As always, if you have any questions, email us on or head over to our contact page to organise a free, no obligation introductory lesson.

Bass Clarity part 1

One of the most commonly heard complaints from bass players is “I can’t hear myself.”

Unfortunately, due to the type of sound bass produces (low), it can be very difficult for the bass player to have any sort of clarity and definition in the band room/on stage.

Why is it hard to hear the bass?

Often, the main reason that you can’t hear bass is because it’s competing with guitar (or possibly keyboard). Because guitar takes up so much sonic space (it produces a huge range of frequencies from very low to very high) it is a competition that the bass (which produces largely low frequencies) is
probably going to lose.

Also, guitar being the traditional instrumental focus of the rock band, there’s a good chance that your guitarist will have strong opinions on which instrument should be loudest. No matter how you attempt to compete by turning your amp up, guitar has all those mid and high frequencies to work with and you will need a much larger amplifier than your guitarist to have any chance of competing outright with them.

And at the end of your rehearsal you will all be deaf.

There are solutions to this problem.
Keep in mind that recording situations (and situations where you have a sympathetic sound engineer) will be different.

  1. Buy a monstrously large amp.

  2. Consider playing with a pick. (I
    personally don’t but let’s consider it).

  3. Make sure your songs are well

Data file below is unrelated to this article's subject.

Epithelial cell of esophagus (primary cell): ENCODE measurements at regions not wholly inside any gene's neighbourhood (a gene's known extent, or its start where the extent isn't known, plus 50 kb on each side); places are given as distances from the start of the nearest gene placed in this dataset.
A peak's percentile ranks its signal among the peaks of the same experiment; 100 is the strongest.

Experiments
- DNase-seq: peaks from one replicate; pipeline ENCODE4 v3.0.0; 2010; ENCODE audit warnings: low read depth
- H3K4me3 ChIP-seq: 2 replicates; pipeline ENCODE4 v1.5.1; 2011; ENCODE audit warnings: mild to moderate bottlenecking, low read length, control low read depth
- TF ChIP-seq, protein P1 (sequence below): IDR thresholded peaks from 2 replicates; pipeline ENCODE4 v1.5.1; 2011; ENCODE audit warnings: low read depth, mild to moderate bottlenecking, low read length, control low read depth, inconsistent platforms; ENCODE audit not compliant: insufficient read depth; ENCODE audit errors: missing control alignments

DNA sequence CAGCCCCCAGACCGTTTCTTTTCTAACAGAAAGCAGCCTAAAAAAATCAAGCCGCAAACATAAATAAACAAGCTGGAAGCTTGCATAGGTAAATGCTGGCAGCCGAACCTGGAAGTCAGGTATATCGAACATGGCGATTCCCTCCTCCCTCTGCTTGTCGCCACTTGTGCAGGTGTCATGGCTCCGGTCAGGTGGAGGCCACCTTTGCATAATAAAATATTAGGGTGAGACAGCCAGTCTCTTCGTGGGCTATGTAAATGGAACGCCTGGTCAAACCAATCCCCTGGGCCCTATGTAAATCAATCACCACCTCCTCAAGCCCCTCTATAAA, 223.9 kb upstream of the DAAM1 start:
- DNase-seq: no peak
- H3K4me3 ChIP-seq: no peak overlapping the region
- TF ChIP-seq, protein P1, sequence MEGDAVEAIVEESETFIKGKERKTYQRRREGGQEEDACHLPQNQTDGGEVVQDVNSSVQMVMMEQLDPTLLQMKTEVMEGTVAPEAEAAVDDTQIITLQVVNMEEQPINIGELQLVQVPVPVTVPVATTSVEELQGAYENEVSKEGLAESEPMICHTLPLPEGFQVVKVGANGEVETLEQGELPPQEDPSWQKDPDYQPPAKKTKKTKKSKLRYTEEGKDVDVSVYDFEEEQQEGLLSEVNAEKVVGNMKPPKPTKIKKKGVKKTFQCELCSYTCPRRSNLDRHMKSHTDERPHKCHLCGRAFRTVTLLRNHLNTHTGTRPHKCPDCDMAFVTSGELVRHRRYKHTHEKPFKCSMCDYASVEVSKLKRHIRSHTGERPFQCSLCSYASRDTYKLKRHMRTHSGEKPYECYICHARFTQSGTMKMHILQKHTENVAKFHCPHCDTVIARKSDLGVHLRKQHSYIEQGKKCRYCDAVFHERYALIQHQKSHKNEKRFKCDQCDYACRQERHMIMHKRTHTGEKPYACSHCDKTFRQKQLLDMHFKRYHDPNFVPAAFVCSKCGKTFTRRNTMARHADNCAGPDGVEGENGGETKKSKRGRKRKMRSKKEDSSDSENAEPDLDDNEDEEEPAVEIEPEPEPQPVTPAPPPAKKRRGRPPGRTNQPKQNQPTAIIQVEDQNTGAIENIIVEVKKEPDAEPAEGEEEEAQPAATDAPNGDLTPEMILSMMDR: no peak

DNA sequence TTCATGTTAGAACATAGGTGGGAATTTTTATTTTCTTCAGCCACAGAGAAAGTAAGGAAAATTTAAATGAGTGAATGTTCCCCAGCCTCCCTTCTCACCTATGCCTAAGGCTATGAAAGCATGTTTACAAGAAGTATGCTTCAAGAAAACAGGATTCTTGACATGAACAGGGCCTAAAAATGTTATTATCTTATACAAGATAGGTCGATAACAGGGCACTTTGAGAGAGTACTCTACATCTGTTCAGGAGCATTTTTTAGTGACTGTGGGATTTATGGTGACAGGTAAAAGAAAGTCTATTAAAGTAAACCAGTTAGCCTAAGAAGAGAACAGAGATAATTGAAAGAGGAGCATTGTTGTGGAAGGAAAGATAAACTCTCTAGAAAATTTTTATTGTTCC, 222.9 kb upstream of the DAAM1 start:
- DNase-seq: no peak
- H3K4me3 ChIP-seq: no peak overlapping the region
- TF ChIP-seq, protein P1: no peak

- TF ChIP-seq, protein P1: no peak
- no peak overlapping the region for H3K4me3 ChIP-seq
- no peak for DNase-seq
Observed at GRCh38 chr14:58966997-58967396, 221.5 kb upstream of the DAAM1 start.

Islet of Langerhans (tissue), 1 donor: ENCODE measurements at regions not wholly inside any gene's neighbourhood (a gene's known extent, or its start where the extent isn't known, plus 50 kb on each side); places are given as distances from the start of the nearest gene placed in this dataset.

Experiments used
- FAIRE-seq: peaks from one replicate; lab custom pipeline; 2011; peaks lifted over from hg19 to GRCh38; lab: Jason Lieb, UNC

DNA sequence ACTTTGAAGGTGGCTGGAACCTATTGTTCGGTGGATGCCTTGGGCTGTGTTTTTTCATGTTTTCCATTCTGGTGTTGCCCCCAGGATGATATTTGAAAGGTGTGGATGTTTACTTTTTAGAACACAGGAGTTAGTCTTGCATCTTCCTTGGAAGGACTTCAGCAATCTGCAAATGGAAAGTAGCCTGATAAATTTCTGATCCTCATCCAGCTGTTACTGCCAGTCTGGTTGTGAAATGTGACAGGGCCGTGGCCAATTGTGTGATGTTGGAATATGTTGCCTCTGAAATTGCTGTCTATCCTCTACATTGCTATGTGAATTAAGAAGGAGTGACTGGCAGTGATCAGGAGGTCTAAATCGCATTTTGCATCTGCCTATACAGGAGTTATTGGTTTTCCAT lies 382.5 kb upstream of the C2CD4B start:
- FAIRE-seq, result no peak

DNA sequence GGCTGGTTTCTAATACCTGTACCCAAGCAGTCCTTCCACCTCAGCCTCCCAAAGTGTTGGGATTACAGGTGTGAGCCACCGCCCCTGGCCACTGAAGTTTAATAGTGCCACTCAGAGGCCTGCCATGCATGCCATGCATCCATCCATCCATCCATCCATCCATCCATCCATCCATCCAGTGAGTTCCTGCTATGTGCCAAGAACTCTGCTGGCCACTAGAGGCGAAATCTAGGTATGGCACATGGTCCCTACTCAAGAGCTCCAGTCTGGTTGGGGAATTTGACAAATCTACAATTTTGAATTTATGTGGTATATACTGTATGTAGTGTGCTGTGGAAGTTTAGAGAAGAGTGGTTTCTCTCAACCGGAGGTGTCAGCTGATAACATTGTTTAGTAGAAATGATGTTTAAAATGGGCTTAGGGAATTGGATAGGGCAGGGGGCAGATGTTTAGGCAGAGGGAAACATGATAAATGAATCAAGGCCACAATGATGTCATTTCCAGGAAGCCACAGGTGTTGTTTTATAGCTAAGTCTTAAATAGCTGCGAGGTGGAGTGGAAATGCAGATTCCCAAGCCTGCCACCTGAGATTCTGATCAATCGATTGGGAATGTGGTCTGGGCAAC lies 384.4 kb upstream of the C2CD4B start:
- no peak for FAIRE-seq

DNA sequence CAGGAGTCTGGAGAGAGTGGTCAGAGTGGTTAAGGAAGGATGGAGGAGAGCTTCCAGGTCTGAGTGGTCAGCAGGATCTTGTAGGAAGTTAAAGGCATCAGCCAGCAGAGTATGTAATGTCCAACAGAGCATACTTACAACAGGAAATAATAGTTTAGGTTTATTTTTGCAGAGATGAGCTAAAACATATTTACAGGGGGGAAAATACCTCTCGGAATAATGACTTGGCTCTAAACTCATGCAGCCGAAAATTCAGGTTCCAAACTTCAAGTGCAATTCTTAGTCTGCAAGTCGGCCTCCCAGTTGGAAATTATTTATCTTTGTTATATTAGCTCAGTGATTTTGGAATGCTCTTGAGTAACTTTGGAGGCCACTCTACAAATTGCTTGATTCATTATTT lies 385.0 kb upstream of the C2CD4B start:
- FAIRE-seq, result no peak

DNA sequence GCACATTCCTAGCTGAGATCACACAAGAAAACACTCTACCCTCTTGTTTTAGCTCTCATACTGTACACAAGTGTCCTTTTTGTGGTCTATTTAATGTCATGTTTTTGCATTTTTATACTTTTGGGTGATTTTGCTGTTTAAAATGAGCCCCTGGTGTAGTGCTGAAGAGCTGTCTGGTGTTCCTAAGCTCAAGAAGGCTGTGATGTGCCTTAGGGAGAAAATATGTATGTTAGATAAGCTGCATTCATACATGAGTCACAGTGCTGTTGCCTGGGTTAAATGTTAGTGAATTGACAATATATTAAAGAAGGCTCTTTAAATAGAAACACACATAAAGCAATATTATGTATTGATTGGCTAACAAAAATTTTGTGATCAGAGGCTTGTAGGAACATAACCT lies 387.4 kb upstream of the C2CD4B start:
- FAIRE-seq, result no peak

4. Politely ask the rest of your band
    to get the out of your way. (And get friendly with your sound

  5. Go low. Lower. Lower…

1. Buy a monstrously large amplifier.

If you can buy a big amp, it’s important to use it effectively.

For some genres (and some bands) you can go to town with your tone. But with a bright clangy upper mid/top end and a tight punchy, growly middle, however sexy it might sound by itself, you are going to be eaten alive by a loud, distorted guitar strumming an open G chord. And your sound person is then going to EQ the hell out of your sound to make it fit in their mix and ruin your lovely tone anyway. (For more info on this look to point 4 and 5).

The most effective way to use a big amp is turn it up really loud. Really loud. Now get plenty of bottom end in your sound. Don’t touch tone sculpting and slap EQ buttons. Also banned are mid and treble knobs. But go for it with your bass knob (and maybe lower-mids). We’re not going to compete with the guitar, we’re going where it can’t… LOW….

Play the strings firmly, but not hard.
The softer you play the strings, the less harmonics the string will produce, and the more bass you will get (relatively). The more bass, the better chance you have of getting under the guitar. Give it a go, you may be pleasantly surprised at the clarity.

Naturally, always trust your ears and not me.

Points 2, 3, 4 and 5 next time…

As always, if you have any questions, email us on or head over to our contact page to organise a free, no obligation introductory lesson.